•Multitasking – while done by many – is not always beneficial. Too many jobs started at once, at times, can lead to completion of none.

•Learn the art of delegation – perhaps the most important part of achieving effective time management. Keep in mind, it must be guided by benchmarks decided upon unanimously rather than working along prescribed work plans.

•Challenge your own habits and routines and be aware of the way you choose to spend your time.

Manage your calls and emails and do not let them manage you! The inbox need not necessarily be your first destination as you step into your office. Commence your day by attending to significant work that needs your urgent attention. Attending to the frequently popping notifications of e-mails while working on project reports and proposals might not be the best way to manage your time.

Stephen R. Covey’s framework for prioritizing work

Covey’s book, The 7 Habits of Highly Effective People recommends a useful framework for prioritizing goals in the chapter, ‘First things First’.

He focuses on four generations of time management:

1. First generation of time management – advocates the use of task lists, notes and checklists that would help in the recognition of demands.

2. The second focuses on the use of calendars and planning books aiming at planning ahead and scheduling.

3. The third generation concentrates on clarifying values, goal setting, prioritizing weekly and daily projects/tasks.

4. Lastly, the fourth generation entails personal management. It is not a matter of time management but managing ourselves.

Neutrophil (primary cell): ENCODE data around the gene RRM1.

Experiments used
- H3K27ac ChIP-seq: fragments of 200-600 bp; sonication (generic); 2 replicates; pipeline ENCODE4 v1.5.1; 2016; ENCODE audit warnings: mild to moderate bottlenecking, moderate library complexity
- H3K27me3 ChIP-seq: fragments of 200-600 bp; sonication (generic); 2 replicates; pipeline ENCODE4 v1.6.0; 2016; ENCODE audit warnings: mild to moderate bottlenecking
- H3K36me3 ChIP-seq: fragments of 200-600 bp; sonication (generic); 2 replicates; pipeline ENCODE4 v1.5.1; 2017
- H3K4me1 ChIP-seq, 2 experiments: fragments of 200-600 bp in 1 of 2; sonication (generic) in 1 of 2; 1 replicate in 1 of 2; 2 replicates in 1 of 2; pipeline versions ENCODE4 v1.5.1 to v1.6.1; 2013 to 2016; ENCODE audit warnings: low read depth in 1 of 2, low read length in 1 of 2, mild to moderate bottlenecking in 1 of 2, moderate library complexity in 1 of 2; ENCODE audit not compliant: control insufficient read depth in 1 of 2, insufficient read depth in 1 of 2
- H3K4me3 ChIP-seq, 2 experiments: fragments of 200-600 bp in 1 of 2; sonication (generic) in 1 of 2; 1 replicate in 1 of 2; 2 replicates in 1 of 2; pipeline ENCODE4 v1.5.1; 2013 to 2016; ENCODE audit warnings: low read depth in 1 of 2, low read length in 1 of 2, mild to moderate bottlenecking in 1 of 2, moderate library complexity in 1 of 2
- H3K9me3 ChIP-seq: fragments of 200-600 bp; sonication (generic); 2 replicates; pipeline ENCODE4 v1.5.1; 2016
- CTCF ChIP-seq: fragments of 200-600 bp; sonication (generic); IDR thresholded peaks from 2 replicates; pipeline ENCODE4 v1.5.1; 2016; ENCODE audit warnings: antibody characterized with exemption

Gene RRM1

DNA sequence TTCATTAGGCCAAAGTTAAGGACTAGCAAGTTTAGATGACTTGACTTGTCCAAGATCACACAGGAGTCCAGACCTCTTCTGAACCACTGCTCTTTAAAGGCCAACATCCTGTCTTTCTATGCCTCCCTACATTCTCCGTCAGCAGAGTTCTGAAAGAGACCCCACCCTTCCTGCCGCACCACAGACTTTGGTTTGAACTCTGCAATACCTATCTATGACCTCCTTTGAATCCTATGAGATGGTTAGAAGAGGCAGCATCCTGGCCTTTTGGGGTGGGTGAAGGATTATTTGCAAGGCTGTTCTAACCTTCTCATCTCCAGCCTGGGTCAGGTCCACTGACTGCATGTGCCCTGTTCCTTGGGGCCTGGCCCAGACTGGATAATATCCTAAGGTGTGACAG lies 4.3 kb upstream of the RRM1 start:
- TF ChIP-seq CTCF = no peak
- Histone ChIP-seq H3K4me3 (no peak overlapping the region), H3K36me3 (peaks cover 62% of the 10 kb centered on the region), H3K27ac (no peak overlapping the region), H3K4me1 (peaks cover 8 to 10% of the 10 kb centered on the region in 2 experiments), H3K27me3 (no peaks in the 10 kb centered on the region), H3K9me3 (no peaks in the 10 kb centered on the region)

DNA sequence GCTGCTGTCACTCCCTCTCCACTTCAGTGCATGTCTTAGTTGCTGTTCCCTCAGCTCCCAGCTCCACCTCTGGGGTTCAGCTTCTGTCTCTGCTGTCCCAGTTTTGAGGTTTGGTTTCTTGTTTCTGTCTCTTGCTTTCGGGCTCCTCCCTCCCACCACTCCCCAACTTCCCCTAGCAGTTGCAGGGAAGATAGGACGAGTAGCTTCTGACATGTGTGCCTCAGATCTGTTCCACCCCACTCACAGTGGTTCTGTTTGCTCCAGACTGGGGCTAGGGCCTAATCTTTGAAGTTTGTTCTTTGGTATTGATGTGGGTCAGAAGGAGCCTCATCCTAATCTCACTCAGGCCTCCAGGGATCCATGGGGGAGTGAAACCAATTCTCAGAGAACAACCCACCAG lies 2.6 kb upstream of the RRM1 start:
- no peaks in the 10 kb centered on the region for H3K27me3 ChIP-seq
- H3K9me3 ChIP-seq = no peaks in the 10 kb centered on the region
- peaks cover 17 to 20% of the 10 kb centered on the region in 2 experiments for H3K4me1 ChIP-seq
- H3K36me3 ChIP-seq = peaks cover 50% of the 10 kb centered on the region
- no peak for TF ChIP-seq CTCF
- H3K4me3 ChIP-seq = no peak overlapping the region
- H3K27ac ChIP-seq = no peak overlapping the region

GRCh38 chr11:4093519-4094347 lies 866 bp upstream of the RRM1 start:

“Significant to the generations of time management is the identification of primary roles and principles. All decisions around time management must be guided not merely by the clock of scheduling but by the compass of purpose and values,” Covey states.

Digital Approaches to Time Management

With the waves of technology touching the corporate shores, time management has become a much easier task than before. Instrumental in transforming one’s effectiveness both personally and within a business team, digital acumen is a skill-set essential for managing time. With the mobile internet, accessing e-mails on the move can mentally prepare you to react promptly to messages. You can also organise data systematically by grouping information logically and making it more accessible. Digital communication also allows the sharing of information, contact lists and appointments enabling mutually convenient times for everyone.

To conclude this toolkit, I leave you with a final snap shot of the keys to building effective time management skills:

•    Be clear about your goals and values.
•    Establish a clear focus.
•    Be single minded.
•    Be decisive.
•    Be rational.
•    Be persistent.
•    Create routines.
•    Work in time blocks.
•    Set aside time for renewal.

Time is uni-directional. Valuing what’s current is what matters the most. Time management requires planning and organizing in a way that allows the most important goals to be achieved as quickly as possible. The quality of our time management is a determinant of the quality of life we live.